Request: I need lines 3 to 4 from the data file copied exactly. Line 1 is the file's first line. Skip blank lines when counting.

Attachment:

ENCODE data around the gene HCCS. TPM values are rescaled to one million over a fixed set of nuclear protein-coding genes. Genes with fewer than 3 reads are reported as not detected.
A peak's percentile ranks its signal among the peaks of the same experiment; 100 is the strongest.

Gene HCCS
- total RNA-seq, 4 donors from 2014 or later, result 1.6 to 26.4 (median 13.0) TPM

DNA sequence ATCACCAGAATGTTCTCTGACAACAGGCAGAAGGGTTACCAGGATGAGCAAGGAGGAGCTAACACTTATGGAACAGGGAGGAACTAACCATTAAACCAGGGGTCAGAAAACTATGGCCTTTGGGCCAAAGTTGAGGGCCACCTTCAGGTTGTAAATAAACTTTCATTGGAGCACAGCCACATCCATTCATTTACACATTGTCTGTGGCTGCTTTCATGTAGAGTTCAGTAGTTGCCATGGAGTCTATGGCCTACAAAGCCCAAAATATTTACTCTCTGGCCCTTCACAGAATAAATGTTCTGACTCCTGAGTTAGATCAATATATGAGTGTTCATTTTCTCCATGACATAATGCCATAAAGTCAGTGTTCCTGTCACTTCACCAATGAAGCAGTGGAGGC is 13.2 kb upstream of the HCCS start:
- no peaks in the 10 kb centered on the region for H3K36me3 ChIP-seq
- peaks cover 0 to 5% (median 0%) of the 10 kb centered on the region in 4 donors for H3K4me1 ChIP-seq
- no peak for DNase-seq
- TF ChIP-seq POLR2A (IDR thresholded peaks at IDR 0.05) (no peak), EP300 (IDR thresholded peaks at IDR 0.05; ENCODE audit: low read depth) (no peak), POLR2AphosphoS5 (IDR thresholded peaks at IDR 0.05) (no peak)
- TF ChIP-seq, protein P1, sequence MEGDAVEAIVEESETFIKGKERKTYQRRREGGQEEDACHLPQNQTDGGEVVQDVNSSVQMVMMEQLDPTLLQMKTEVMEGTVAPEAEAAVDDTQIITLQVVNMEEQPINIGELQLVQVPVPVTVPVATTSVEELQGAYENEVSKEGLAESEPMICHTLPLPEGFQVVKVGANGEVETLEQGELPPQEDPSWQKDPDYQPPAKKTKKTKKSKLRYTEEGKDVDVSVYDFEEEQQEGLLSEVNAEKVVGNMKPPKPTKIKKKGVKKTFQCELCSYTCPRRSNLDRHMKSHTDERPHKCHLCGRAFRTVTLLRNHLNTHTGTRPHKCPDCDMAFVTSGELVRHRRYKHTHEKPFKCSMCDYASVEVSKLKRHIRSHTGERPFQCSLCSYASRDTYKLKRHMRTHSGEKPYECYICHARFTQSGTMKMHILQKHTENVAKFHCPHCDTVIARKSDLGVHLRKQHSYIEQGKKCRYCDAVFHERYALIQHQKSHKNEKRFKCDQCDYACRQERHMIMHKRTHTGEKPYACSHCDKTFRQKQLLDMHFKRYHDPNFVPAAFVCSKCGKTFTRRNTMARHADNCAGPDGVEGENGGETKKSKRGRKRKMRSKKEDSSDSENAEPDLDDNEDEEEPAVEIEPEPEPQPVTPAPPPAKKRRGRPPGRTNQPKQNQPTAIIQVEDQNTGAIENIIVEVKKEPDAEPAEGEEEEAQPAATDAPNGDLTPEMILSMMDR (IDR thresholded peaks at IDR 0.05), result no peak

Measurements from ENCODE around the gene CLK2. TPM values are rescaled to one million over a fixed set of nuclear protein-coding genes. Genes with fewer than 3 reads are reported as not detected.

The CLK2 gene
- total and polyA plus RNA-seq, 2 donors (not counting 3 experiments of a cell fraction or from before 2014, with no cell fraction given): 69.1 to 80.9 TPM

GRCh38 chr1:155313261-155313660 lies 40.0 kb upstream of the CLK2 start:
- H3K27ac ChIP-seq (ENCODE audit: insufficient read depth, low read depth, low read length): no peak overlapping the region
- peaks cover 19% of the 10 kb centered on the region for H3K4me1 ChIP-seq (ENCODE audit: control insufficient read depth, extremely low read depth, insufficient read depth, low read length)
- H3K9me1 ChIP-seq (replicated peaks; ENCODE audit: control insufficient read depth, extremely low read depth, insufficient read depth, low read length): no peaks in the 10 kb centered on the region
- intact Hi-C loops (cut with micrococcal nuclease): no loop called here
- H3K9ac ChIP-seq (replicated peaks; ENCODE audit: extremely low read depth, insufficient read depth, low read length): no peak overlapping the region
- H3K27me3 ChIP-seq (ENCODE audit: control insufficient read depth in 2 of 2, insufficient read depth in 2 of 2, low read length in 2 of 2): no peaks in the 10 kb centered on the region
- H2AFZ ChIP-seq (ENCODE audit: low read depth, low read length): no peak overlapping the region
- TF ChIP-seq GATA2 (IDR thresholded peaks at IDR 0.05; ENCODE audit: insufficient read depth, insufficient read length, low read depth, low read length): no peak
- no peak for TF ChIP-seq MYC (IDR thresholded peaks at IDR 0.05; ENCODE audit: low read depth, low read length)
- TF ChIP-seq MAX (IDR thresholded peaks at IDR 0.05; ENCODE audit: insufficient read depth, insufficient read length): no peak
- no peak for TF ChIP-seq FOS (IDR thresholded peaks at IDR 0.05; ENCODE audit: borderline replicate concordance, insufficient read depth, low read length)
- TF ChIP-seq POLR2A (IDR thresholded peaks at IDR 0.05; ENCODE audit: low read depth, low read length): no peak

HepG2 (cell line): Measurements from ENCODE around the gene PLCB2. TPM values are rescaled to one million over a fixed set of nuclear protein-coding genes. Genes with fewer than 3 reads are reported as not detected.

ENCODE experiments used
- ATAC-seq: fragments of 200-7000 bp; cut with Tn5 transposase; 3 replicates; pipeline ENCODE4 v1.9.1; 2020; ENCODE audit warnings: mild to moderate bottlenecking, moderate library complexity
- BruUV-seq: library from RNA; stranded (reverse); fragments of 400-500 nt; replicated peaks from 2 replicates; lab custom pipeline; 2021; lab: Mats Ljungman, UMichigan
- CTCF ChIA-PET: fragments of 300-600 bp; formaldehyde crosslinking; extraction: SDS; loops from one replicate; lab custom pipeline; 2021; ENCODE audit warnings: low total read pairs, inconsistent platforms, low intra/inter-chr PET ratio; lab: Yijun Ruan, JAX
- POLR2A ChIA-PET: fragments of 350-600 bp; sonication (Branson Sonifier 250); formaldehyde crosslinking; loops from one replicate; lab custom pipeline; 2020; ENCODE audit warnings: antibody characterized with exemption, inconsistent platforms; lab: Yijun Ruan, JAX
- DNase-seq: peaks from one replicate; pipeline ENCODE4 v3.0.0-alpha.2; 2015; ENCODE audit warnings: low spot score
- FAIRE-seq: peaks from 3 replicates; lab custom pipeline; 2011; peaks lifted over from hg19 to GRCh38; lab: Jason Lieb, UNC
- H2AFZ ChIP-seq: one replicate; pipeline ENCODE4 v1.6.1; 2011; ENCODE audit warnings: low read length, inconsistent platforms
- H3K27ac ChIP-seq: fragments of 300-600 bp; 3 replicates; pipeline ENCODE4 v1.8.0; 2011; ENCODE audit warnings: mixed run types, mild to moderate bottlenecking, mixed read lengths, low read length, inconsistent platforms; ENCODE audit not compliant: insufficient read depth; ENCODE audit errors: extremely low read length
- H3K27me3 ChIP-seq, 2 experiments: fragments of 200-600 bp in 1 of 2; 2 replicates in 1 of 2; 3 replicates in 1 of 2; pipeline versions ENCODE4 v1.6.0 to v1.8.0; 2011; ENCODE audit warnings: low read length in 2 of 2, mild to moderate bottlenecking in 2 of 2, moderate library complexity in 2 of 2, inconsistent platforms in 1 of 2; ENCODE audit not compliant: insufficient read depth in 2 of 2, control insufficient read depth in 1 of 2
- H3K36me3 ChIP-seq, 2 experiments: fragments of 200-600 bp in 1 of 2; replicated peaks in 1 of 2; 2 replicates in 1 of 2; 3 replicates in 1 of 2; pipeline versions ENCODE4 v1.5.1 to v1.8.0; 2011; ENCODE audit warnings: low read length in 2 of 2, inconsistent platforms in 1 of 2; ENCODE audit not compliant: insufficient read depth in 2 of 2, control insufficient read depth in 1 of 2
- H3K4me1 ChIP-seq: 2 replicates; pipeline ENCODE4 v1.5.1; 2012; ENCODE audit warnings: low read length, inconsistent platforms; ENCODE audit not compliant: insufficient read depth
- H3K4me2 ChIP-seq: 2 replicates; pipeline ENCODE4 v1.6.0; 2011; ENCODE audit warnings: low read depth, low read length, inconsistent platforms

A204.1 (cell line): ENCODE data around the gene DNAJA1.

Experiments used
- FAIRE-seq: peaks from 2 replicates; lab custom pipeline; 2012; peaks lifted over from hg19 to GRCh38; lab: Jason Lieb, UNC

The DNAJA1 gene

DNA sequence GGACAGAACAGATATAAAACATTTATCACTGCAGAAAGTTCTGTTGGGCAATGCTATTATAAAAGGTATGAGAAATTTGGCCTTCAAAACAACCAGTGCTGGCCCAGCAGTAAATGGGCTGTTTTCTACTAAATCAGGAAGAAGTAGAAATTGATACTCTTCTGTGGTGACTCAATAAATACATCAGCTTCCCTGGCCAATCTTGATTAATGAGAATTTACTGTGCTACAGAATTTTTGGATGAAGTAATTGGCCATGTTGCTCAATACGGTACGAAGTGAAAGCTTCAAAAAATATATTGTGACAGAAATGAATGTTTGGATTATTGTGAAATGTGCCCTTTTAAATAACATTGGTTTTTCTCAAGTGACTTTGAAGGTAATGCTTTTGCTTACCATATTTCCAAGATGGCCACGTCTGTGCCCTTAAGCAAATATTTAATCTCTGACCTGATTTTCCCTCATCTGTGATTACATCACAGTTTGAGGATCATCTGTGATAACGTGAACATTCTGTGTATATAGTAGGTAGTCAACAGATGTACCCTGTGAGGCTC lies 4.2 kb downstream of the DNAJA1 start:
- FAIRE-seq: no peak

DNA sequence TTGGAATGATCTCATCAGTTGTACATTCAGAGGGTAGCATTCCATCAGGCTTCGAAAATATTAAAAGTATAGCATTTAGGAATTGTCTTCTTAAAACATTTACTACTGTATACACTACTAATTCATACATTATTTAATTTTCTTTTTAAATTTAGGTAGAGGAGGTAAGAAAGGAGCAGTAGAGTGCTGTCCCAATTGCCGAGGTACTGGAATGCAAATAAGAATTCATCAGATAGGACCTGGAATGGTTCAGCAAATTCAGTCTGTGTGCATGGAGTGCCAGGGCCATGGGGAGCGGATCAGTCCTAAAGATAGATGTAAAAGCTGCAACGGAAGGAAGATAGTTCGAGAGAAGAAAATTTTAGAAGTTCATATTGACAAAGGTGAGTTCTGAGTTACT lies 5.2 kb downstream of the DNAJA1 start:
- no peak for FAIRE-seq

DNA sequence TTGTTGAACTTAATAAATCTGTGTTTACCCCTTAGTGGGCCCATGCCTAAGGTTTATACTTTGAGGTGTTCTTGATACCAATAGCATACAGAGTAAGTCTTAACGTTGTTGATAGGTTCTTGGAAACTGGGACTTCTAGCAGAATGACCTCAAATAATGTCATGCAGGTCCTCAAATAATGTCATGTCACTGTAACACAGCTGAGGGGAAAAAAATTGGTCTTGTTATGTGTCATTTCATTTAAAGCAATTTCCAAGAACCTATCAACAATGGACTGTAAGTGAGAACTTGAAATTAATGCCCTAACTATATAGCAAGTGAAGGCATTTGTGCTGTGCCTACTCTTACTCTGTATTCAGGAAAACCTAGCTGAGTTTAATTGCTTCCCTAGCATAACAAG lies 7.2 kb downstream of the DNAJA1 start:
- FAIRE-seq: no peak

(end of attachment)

Gene HCCS
- total RNA-seq, 4 donors from 2014 or later, result 1.6 to 26.4 (median 13.0) TPM